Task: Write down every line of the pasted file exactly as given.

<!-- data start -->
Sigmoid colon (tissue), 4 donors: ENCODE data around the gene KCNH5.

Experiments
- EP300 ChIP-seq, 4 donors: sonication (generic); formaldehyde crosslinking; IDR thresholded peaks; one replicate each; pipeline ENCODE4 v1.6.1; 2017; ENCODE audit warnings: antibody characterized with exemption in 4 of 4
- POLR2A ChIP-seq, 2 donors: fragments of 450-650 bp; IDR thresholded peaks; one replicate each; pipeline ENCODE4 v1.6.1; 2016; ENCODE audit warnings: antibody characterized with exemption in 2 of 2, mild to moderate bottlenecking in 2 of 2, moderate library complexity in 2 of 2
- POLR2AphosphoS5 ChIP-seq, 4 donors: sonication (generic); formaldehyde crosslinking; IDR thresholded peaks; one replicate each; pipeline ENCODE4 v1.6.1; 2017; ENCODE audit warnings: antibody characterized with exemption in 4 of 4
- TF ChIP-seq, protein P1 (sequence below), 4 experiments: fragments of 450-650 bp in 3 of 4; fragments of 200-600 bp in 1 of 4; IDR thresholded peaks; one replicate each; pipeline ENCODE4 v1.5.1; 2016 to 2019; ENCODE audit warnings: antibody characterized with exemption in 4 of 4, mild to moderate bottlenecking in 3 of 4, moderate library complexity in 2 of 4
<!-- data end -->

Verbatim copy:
Sigmoid colon (tissue), 4 donors: ENCODE data around the gene KCNH5.

Experiments
- EP300 ChIP-seq, 4 donors: sonication (generic); formaldehyde crosslinking; IDR thresholded peaks; one replicate each; pipeline ENCODE4 v1.6.1; 2017; ENCODE audit warnings: antibody characterized with exemption in 4 of 4
- POLR2A ChIP-seq, 2 donors: fragments of 450-650 bp; IDR thresholded peaks; one replicate each; pipeline ENCODE4 v1.6.1; 2016; ENCODE audit warnings: antibody characterized with exemption in 2 of 2, mild to moderate bottlenecking in 2 of 2, moderate library complexity in 2 of 2
- POLR2AphosphoS5 ChIP-seq, 4 donors: sonication (generic); formaldehyde crosslinking; IDR thresholded peaks; one replicate each; pipeline ENCODE4 v1.6.1; 2017; ENCODE audit warnings: antibody characterized with exemption in 4 of 4
- TF ChIP-seq, protein P1 (sequence below), 4 experiments: fragments of 450-650 bp in 3 of 4; fragments of 200-600 bp in 1 of 4; IDR thresholded peaks; one replicate each; pipeline ENCODE4 v1.5.1; 2016 to 2019; ENCODE audit warnings: antibody characterized with exemption in 4 of 4, mild to moderate bottlenecking in 3 of 4, moderate library complexity in 2 of 4